1927 Trial of petrol engined roller unsuccessful. George W Linsley Hood brought in as new Chief Designer. Prototype of ‘A’ class petrol paraffin version of ‘Advance’ roller. Firm made overall loss.
1929 Recession affects demand for motor rollers, though the steam ‘Advance’ roller still sold well. Wallis & Steevens continued to trade at net loss. Welding adopted as manufacturing technique.
1930 Board meeting decides to concentrate on steam ‘Advance’ and small motor rollers. Batch of heavy diesel rollers had to be sold at cost.
Successful trial of 2 ton small roller with petrol engine
1931 Staff reduced to minimum by layoffs. National diesel engines adopted for large rollers
1932 Another poor year. Deficit £10,300. Other firms in similar trouble
1933 Firms surviving recession meet to consider setting minimum price for motor rollers.
1934 Profit of £1855 earned, though no dividend paid to shareholders. Francis Ashby Wallis dies in July. George Wilson becomes works manager. William Alfred Wallis dies in September. Extraordinary General Meeting called. Nominal capital valuation of the company reduced
1935 Herbert Wetham made a director. Deficit reduced to £6,000, but achieved only by decreasing stocks, deferring maintenance and foregoing new plant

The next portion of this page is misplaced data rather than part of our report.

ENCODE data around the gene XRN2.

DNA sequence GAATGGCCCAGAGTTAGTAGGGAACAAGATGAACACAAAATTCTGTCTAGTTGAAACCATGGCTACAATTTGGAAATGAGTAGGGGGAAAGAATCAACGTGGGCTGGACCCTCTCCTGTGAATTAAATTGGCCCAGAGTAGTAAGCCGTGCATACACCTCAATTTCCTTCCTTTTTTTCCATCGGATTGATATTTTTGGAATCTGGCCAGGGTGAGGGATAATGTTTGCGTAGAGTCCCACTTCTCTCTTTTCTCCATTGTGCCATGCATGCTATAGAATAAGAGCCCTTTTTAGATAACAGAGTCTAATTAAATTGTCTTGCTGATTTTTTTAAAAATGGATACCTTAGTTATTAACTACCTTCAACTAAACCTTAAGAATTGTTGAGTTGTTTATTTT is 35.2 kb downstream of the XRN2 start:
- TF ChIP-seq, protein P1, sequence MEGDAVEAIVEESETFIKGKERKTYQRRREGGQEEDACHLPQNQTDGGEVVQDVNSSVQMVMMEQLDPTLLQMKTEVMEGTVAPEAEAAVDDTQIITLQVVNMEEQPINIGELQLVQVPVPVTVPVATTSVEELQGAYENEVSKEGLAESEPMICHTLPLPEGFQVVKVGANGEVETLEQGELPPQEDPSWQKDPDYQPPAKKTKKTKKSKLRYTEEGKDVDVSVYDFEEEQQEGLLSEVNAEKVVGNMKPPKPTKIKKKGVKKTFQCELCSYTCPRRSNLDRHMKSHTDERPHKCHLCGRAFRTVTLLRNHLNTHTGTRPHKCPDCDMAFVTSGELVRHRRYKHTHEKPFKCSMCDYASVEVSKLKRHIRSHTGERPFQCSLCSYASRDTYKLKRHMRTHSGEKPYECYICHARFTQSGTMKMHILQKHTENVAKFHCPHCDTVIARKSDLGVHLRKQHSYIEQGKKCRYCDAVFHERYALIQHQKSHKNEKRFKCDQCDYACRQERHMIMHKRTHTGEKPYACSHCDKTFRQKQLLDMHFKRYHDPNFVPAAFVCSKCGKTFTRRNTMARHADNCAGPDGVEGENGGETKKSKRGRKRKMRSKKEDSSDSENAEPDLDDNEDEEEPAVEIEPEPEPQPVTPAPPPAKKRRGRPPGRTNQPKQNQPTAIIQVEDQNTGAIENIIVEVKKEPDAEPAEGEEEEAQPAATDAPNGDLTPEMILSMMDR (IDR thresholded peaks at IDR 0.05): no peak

1937 Sale of steam rollers reduced to two or three a year. Last pair sold to War Department in 1940. Motor roller production replaced steam sales.
1939 Wartime production mainly of small rollers
1940 Only major change was substitution of straight rear axle by cambering version
1944 Introduction of ‘Universal’ range of rollers. Good and trouble free
1945 Wallis & Steevens still agricultural dealers. Spares still required, and land pressers and mole drainers manufactured
1947 Francis Wallis joins board
1948 Staff recruitment dwindled. Production dropped to pre-war levels.
1951 Company under chairmanship of Arthur Wallis. Coventry 4-cylinder engine introduced
1953 Agricultural works and sales department added at Charlton Road Andover. Francis Wallis took over from Richard, and Albert Smallbone became Secretary
1955 George Wilson made director when Herbert Wetham retires. Choice of engines offered, and technical developments continue
1957 Enclosed cabs introduced
1959 Power steering introduced (George W Linsley Hood retires)
1927 – 1959
Basingstoke, Hampshire, England
Wallis & Steevens, Head Design Engineer
296 Wallis & Stevens Advance Diesel Road Roller (1956)